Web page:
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There’s a new kind of developer meetup in Seattle and San Francisco! I’d like to introduce you to APIs and IPAs, a meetup for software developers and technology professionals that want to know more about APIs, while enjoying some IPAs. APIs and IPAs will have talks and tastings of both technology and beer, usually on the same night. You can find these chapters in Seattle, San Francisco, and Orlando and soon to be expanding to other major cities. Although we did not originally come up with the name (there’s a few very small meetups with the same name), we had no idea it was a thing before we thought of the name. How awesome is the name though, right? APIs and IPAs has incorporated as a non-profit with the official parent name of API CITY. We plan on having our first API Conference in Seattle, WA sometime early 2018. (Details still being worked out). Looking to learn about high level information on APIs? Check out the upcoming events: July 20th, 2017 - Seattle TBA - San Francisco TBA - Orlando FYI, APIs and IPAs has no affiliation with Cisco as it is hosted by various employees and non employees. Cisco is only a sponsor of the event. If you are interested in sponsoring the meetup or the 2018 conference, please DM Tessa Mero on Twitter. PS - Thanks to our current sponsors: Cisco Spark and Amazon Alexa. Check out the images below of the event. Hope to see you at the next meetup! mmmm...food.......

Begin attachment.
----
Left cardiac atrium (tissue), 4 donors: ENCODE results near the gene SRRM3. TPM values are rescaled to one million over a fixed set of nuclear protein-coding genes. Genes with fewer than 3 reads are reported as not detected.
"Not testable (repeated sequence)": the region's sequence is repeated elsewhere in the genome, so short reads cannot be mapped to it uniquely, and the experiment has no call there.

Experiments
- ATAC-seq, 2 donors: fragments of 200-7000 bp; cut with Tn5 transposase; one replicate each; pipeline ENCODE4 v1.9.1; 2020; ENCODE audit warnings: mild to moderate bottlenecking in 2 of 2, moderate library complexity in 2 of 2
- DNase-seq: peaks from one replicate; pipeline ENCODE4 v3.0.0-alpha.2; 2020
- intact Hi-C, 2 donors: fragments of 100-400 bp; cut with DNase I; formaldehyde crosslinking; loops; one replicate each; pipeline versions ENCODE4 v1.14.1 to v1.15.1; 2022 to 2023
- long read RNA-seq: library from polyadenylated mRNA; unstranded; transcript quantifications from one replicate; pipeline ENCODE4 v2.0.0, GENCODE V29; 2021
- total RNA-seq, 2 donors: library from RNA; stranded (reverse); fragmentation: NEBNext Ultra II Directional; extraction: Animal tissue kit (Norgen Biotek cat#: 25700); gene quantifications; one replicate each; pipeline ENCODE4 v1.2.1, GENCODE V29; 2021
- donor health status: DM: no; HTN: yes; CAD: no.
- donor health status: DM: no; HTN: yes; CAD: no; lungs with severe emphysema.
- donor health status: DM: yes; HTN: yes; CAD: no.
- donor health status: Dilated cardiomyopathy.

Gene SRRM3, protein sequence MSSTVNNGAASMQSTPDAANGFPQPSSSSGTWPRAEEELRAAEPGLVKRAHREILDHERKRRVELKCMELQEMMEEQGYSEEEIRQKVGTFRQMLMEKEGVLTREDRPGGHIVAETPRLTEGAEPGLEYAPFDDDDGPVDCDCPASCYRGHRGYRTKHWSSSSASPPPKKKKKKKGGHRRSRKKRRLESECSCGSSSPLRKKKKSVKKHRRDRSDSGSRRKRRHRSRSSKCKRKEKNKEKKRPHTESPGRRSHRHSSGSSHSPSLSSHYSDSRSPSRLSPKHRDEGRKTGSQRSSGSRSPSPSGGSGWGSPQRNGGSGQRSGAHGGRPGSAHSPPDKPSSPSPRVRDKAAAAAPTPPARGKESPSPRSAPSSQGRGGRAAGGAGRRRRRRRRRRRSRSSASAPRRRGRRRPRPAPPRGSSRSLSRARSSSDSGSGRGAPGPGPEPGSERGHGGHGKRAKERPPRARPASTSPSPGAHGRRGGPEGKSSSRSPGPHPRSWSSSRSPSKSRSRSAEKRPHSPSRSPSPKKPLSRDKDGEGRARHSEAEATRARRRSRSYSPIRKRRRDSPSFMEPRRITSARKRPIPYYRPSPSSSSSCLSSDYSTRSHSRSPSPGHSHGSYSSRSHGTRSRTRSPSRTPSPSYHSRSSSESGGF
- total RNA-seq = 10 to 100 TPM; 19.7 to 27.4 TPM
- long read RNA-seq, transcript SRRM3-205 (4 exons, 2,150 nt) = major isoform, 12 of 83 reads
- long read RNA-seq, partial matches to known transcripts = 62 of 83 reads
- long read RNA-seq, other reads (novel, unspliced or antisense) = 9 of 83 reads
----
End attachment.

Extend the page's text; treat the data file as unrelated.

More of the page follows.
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DevOpsDays is a worldwide series of technical conferences covering topics of software development, IT infrastructure operations, and the intersection between them. Topics often include automation, testing, security, and organizational culture. One of their events was hosted in downtown Seattle, WA on April 26 - April 27, 2017 and I had an opportunity to be an attendee and watch the sessions there. There were also a LOT of vendors and it was quite interesting to speak to so many different companies and learn about their reasons of being at the event and what their company goals are. I’ve also made some great connections. If you didn’t make at least one connection at a conference, then you may be doing something wrong. Be sure to bring business cards to make it easy to exchange your information, as writing it down makes it hard to keep track of. Also, smile a little bit more than usual because it sends an “open and friendly” invitation for people to talk to you, or vice versa. It never hurts to try a little bit right? There are absolutely no disadvantages unless you are trying to prevent smile lines on your face. ;-) On a side note, DevOpsDays also hosts 100% online events to give an opportunity for people who are too busy to make it to the nearest event, or unable to travel to make it to the event. At this event in Seattle, they were all very high quality talented speakers. As a speaker myself, I tend to analyze every move the person is making and how exactly they present each slide. I also pay attention to the way they transition through each slide, which makes my brain work extra hard trying to watch a session. On top of that I tweet like crazy about the conference I'm at! In this particular session, I found it amazing that he mentioned "2017: ChatOps" as ChatOps is becoming a HUGE key term to know. What exactly is ChatOps? Without googling (trust me, this is harder for me than it is for you), I'd say it is "The use of a collaboration tool for managing backend DevOps and other developer processes to automate and simplify business or organization workflow". That's exactly how I see it as I am a Developer Evangelist for a collaboration tool called Cisco Spark. It allows you to chat, make rooms with subrooms, VoIP, video calling (especially with a group), and you can install apps from the Spark Depot to add integrations to your Cisco Spark platform. It is a very secure collaboration tool as we store data at Cisco. One of the things that made me really love Cisco Spark is the very clear API documentation. There's many examples and Learning Labs you can go through to get hands-on experience working with it. We make it very easy for you. <3 ChatOps! I am hoping to return to next years event. Be sure to check out the list of DevOpsDays closest to you (or the online event) and attend at least one! Message (and follow) me on Twitter and let me know how it went. :-)